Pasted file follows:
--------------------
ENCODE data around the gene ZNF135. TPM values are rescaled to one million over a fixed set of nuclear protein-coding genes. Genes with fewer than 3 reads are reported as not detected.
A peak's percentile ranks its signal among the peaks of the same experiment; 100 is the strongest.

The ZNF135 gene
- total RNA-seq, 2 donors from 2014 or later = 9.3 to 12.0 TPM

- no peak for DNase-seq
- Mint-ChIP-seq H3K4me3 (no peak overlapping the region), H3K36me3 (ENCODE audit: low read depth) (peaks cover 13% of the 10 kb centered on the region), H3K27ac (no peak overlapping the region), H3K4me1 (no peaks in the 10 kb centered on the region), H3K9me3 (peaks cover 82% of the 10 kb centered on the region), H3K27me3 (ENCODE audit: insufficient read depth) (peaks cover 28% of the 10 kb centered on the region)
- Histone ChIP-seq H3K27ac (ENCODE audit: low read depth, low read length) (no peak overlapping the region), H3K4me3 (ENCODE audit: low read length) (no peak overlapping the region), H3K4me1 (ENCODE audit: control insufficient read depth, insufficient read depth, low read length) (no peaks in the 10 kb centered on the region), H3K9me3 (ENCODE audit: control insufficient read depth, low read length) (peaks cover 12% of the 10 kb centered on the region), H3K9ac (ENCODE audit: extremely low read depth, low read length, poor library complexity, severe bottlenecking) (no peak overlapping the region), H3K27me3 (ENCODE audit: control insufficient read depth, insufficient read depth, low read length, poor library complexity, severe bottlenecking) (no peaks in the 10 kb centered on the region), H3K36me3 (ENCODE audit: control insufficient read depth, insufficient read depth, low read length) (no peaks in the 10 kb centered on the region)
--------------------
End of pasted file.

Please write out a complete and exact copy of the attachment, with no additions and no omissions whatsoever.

ENCODE data around the gene ZNF135. TPM values are rescaled to one million over a fixed set of nuclear protein-coding genes. Genes with fewer than 3 reads are reported as not detected.
A peak's percentile ranks its signal among the peaks of the same experiment; 100 is the strongest.

The ZNF135 gene
- total RNA-seq, 2 donors from 2014 or later = 9.3 to 12.0 TPM

- no peak for DNase-seq
- Mint-ChIP-seq H3K4me3 (no peak overlapping the region), H3K36me3 (ENCODE audit: low read depth) (peaks cover 13% of the 10 kb centered on the region), H3K27ac (no peak overlapping the region), H3K4me1 (no peaks in the 10 kb centered on the region), H3K9me3 (peaks cover 82% of the 10 kb centered on the region), H3K27me3 (ENCODE audit: insufficient read depth) (peaks cover 28% of the 10 kb centered on the region)
- Histone ChIP-seq H3K27ac (ENCODE audit: low read depth, low read length) (no peak overlapping the region), H3K4me3 (ENCODE audit: low read length) (no peak overlapping the region), H3K4me1 (ENCODE audit: control insufficient read depth, insufficient read depth, low read length) (no peaks in the 10 kb centered on the region), H3K9me3 (ENCODE audit: control insufficient read depth, low read length) (peaks cover 12% of the 10 kb centered on the region), H3K9ac (ENCODE audit: extremely low read depth, low read length, poor library complexity, severe bottlenecking) (no peak overlapping the region), H3K27me3 (ENCODE audit: control insufficient read depth, insufficient read depth, low read length, poor library complexity, severe bottlenecking) (no peaks in the 10 kb centered on the region), H3K36me3 (ENCODE audit: control insufficient read depth, insufficient read depth, low read length) (no peaks in the 10 kb centered on the region)